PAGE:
14. Both the common name Cardinal and the Latin name Cardinalis were given in reference to the birds’ bright red plumage, which early settlers to the Americas thought were reminiscent of the deep red robes worn by cardinals in the Catholic church. The pointed crest atop their head also resembles the pointed caps of Catholic officials. 
  15. In keeping with the Catholic association, a flock of Cardinals is called a Vatican! cardinal fact
  16. Unlike other songbirds, Cardinals are generally non-migratory. Most Cardinals will spend their entire life within a few miles of where they were born. This is because they can happily subsist on nuts and seeds when fruit and insects are scarce during the colder months, so they don’t need to travel to warmer climates in the south in search of food. 
  17. To stay warm during winter, Cardinals will fluff their feathers up and down to trap warm air near their bodies. They are also known to shiver and can even voluntarily drop their body temperature by a few degrees to preserve energy. 
  18. Male Cardinals can become very aggressive when defending their territory against other birds, particularly during the breeding season. They are even known to relentlessly attack themselves when catching sight of their own reflection, mistaking themselves for an intruder. 
  19. In the wild, the average lifespan of a Cardinal is only around three years, mostly due to disease, predators, food scarcity, and accidents. The oldest known wild Cardinal lived for 15 years, which is around the average life expectancy for most captive Cardinals. The oldest recorded captive Cardinal lived to be 28 and a half years old! 
  20. One of the main reasons for wild Cardinals’ short expectancy is that they are heavily preyed on by larger birds such as eagles, hawks, and owls. Other animals such as snakes, squirrels, chipmunks, and domestic cats are notorious for feasting on Cardinal eggs. 
  21. Although not immune, Cardinals are naturally able to biologically suppress the West Nile Virus if they become infected. Spread by mosquitos, West Nile Virus is a common condition affecting over 300 avian species. It causes inflammation of the brain, paralysis, and often death. facts about cardinal
  22. The Cardinal is the state bird for seven American states; Illinois, Indiana, Kentucky, North Carolina, Ohio, Virginia, and West Virginia. They are also the mascot for major sports teams in both the baseball and football leagues. 
  23. The red colour of the males’ plumage is obtained from pigments, known as carotenoids, which are contained in the food that they eat such as red berries. These pigments travel through the bloodstream and give the feathers their characteristic hue. If red-coloured foods are in short supply, the Cardinals’ feathers will begin to fade! 
  24. Although extremely rare, Cardinal birds can have a sunshine coloured plumage, rather than a scarlet one! This yellow colouration is caused by a genetic mutation called ‘xanthochroism’, where the bird isn’t able to produce red pigmentation. Yellow Cardinals have been spotted in Alabama, Florida, and Illinois, and although their territory is probably just as widespread as standard Cardinals, it is estimated that the total population of yellow Cardinals is less than 2000.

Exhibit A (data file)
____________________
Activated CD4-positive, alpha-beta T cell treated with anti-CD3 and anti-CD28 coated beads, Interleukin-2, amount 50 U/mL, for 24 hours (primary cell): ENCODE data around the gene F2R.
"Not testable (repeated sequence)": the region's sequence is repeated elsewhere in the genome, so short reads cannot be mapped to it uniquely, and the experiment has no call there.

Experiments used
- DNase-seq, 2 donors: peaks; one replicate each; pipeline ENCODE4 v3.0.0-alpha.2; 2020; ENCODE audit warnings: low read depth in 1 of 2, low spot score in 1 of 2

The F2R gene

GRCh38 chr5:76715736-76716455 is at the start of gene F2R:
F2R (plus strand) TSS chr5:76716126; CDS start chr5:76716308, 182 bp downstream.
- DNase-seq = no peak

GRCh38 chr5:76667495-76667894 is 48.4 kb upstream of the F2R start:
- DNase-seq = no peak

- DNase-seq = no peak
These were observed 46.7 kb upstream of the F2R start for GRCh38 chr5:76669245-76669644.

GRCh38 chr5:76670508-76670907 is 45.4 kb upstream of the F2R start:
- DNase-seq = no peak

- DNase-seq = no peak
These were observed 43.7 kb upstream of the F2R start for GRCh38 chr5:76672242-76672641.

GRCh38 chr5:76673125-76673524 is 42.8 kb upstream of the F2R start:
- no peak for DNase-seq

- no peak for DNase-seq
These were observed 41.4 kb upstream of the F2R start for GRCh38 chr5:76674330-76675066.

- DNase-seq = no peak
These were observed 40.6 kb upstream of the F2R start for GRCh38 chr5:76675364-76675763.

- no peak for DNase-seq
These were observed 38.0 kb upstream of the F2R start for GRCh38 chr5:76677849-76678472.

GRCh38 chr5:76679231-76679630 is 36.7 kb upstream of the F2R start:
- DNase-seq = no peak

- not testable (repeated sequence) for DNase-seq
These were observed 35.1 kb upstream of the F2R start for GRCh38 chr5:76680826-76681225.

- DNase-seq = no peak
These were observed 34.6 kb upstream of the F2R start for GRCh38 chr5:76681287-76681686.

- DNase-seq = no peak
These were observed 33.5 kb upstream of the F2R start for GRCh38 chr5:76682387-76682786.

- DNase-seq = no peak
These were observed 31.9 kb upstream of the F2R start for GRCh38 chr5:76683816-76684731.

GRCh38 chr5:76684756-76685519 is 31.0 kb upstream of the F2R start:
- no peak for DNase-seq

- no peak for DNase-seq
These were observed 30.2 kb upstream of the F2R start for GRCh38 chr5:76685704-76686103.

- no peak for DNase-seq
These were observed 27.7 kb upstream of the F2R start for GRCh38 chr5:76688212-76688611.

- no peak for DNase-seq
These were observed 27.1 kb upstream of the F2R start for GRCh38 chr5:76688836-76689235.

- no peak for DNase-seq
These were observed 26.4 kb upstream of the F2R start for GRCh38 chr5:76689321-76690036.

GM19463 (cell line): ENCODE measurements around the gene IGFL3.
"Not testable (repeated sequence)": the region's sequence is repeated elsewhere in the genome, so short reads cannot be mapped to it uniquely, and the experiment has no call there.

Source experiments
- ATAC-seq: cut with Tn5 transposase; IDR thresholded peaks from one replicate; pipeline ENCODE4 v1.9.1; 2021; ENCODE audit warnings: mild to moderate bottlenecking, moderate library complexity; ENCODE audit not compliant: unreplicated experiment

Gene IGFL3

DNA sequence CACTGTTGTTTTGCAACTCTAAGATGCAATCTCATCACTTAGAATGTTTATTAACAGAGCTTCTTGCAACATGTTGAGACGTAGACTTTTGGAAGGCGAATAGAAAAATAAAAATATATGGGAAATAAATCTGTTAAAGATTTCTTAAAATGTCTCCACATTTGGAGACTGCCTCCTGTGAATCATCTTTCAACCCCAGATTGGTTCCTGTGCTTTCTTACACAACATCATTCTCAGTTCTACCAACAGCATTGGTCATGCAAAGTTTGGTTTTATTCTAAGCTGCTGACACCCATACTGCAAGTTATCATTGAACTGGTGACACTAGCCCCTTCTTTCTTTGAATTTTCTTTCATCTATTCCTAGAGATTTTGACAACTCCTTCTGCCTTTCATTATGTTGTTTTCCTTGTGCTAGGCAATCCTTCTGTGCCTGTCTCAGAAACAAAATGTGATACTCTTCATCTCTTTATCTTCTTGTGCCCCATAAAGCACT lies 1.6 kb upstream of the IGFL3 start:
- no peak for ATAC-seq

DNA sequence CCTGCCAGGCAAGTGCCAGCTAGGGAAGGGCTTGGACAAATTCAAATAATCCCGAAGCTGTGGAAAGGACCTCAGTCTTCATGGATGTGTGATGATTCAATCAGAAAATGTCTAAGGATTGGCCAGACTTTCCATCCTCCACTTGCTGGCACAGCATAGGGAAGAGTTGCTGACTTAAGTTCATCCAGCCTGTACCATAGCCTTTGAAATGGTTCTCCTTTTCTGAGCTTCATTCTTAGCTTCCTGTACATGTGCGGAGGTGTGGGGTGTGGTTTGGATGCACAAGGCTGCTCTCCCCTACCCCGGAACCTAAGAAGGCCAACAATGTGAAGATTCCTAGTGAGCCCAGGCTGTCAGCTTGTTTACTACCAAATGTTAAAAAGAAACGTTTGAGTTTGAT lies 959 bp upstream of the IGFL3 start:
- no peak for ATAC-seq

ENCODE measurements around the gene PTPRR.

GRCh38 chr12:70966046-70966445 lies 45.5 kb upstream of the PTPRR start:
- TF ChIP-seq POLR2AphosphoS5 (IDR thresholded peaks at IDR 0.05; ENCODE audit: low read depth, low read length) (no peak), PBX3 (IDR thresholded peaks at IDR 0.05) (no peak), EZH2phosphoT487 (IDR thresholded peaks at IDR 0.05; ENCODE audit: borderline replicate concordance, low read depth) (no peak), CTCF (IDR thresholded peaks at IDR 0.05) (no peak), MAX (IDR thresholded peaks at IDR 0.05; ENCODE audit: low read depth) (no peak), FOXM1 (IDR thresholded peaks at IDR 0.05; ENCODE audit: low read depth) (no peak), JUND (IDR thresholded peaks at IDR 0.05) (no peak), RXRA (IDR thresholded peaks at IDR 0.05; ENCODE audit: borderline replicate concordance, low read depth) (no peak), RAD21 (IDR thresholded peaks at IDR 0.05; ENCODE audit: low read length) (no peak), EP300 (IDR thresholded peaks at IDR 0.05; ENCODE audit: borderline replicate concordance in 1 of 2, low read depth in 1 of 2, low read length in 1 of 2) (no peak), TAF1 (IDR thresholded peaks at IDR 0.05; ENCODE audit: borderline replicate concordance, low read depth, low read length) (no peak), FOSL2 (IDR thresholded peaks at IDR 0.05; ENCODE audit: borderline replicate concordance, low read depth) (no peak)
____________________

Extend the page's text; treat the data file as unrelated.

25. Even rarer than the yellow plumage, some Cardinals are albino! Caused by a genetic mutation which means they lack any melanin or pigmentation at all in their plumage, albino Cardinals are completely white, with pale pink eyes. ‘White’ cardinals only occur in about one in every 1800 cardinals. 
  26. Another rare colouration found in Cardinals is known as ‘leucism’. This condition causes a partial loss of pigmentation, although not to the extent of albinism. Leucistic Cardinals will have sporadic patches of white or very pale feathers in amongst the usual red-hued feathers. 
  27. The top flight speed of the average Cardinal is around 20-30 miles per hour. 
  28. Cardinal birds are regular visitors to garden bird feeders, but unlike other birds, they will usually only visit either at dawn or dusk. Researchers think that this is because there is less competition from other birds at these times. fact about cardinal
  29. Cardinals are able to remember and recognise human voices, particularly when they feed regularly in a particular garden! Although generally shy, they can become quite friendly towards humans whom they remember and don’t see as a threat.  

Cardinals truly are a magnificent species of birds. Their elaborate songs and ravaging ruby-hued feathers mean they are some of the best-loved of American avians. Thankfully, due to legal protection and plentiful food supplies, the Cardinal bird population in America is flourishing, meaning there are plenty of opportunities to see this stunning songbird in the wild! 


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Lisa Hayden-Matthews

Lisa Hayden-Matthews

An avid Skier, bike rider, triathlon enthusiast, amateurish beach volleyball player and nature lover who has never lost a dare! I manage the overall Editorial section for the magazine here and occasionally chip in with my own nature photographs, when required.